Best designs and markets exit signs and emergency lighting. Pace manufactured products to Best’s specifications. Best’s founder taught Pace how to manufacture the necessary tooling. There was no contract prohibiting Pace from competing with Best. By 2004, Best was aware that Pace was selling products identical to those it made for Best to Best’s established customers. Several other problems arose between the companies. When they ended the relationship, Pace was in possession of all of the tooling used to manufacture Best’s products and the cloned products, and Best owed Pace almost $900,000 for products delivered. Pace filed a breach of contract suit. Best requested a setoff of damages for breach of warranty and counterclaimed for breach of contract, tortious interference, misappropriation of trade secrets, conversion, and fraud. Pace claimed that Best had misappropriated Pace’s trade secrets and had tortiously interfered with Pace’s contracts. The district court found that Best had breached its contractual obligations by failing to pay, but that Pace was liable for breach of warranties, breach of contract, tortious interference, misappropriation of trade secrets, conversion, and false designation of origin and false advertising under the Lanham Act. The Sixth Circuit affirmed that Pace is liable for breach of contract and tortious interference, but reversed or vacated as to the trade secrets, Lanham Act, conversion, and warranties claims. View "Kehoe Component Sales Inc. v. Best Lighting Prods., Inc." on Justia Law
M. Arthur Gensler, Jr. & Assocs., Inc. v. Strabala
After leaving Gensler, an architectural firm with projects throughout the world, where he had been a Design Director, Strabala opened his own firm, 2Define Architecture. Strabala stated online that he had designed five projects for which Gensler is the architect of record. Gensler contends that Strabala’s statements, a form of “reverse passing off,” violated section 43(a) of the Lanham Act, 15 U.S.C.1125(a). The district court dismissed, ruling that, because Strabala did not say that he built or sold these structures, he could not have violated section 43(a), reading the Supreme Court decision Dastar Corp. v. Twentieth Century Fox (2003), to limit section 43(a) to false designations of goods’ origin. The Seventh Circuit vacated, reasoning that Gensler maintains that Strabala falsely claims to have been the creator of intellectual property. View "M. Arthur Gensler, Jr. & Assocs., Inc. v. Strabala" on Justia Law
DSM Desotech Inc. v. 3D Sys. Corp.
Rapid-prototyping “additive technology” creates parts by building layer upon layer of plastics, metals, or ceramics. Subtractive technology starts with a block and cuts away layers. Additive technology include SL, fused deposition modeling, laser sintering, 3D printing, direct metal laser sintering, and digital light processing. 3DS is the sole U.S. supplier of SL machines, which use an ultraviolet laser to trace a cross section of an object on a vat of liquid polymer resin. The laser solidifies the resin it touches, while untouched, areas remain liquid. After one cross-section has solidified, the newly formed layer is lowered below the surface of the resin. The process is repeated until the object is completed. Users of SL machines often own many machines with varying sizes, speeds, and accuracy levels. 3DS began equipping some of its SL machines with wireless technology that allows a receiver to communicate with a transmitter on the cap of a resin bottle. A software-based lockout feature shuts the machine off upon detection of a resin not approved by 3DD. 3DS has approved two of Desotech’s resins and entered into negotiations for approval of additional resins. After negotiations broke down, Desotech sued, alleging tying, unreasonable restraint of trade, and attempted monopolization under the Sherman Act; tying under the Clayton Act; patent infringement; and violations of the Illinois Antitrust and Uniform Deceptive Trade Practices Acts. The district court granted 3DS summary judgment on the antitrust claims and certain state-law claims. The parties stipulated to dismissal of the remaining claims. The Federal Circuit affirmed. View "DSM Desotech Inc. v. 3D Sys. Corp." on Justia Law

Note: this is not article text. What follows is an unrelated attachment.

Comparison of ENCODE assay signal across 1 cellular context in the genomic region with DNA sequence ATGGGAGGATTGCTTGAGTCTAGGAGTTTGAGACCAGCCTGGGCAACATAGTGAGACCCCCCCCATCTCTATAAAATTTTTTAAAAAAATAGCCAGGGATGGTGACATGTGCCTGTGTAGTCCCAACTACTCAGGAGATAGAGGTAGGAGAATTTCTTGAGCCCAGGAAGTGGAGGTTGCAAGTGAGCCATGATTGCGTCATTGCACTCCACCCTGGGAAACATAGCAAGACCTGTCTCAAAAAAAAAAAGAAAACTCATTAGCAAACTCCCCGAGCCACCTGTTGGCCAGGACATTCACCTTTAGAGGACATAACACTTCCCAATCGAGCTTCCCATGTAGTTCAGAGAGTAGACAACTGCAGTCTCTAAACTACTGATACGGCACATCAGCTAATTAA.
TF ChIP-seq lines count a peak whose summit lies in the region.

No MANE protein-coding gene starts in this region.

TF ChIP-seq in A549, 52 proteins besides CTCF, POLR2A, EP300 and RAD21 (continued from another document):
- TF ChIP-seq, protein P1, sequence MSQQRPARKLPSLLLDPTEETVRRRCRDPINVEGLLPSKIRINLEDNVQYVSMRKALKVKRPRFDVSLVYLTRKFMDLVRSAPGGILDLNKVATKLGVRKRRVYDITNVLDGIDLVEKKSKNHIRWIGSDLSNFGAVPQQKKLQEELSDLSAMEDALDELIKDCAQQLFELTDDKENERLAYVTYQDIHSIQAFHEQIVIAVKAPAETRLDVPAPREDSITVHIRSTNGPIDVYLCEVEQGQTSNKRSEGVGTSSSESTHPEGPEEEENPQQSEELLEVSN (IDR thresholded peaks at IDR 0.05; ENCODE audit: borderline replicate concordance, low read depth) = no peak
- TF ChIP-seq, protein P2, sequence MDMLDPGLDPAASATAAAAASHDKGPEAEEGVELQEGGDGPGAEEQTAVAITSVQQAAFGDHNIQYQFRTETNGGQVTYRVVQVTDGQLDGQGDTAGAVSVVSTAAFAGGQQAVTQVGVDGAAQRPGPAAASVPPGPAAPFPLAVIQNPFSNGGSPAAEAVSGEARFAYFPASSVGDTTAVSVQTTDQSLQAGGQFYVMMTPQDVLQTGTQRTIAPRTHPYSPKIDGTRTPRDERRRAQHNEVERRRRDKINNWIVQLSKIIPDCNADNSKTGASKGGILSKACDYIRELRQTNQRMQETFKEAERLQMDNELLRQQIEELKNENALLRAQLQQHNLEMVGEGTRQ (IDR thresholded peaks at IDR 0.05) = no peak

Groeneveld Transp. Efficiency, Inc. v. Lubecore Int’l, Inc.
Groeneveld sued Lubecore, claiming that Lubecore’s automotive grease pump is a “virtually identical” copy of Groeneveld’s automotive grease pump. The complaint asserted tradedress infringement in violation of section 43(a) of the Lanham Act, 15 U.S.C. 1125(a), and violation of related federal and Ohio laws. The trade-dress claim went to the jury, which found for Groeneveld and awarded it $1,225,000 in damages. The Sixth Circuit reversed, holding that a company cannot use trade-dress law to protect its functional product design from competition with a “copycat” design made by another company where there is no reasonable likelihood that consumers would confuse the two companies’ products as emanating from a single source. Trademark law is designed to promote brand recognition, not to insulate product manufacturers from lawful competition. View "Groeneveld Transp. Efficiency, Inc. v. Lubecore Int'l, Inc." on Justia Law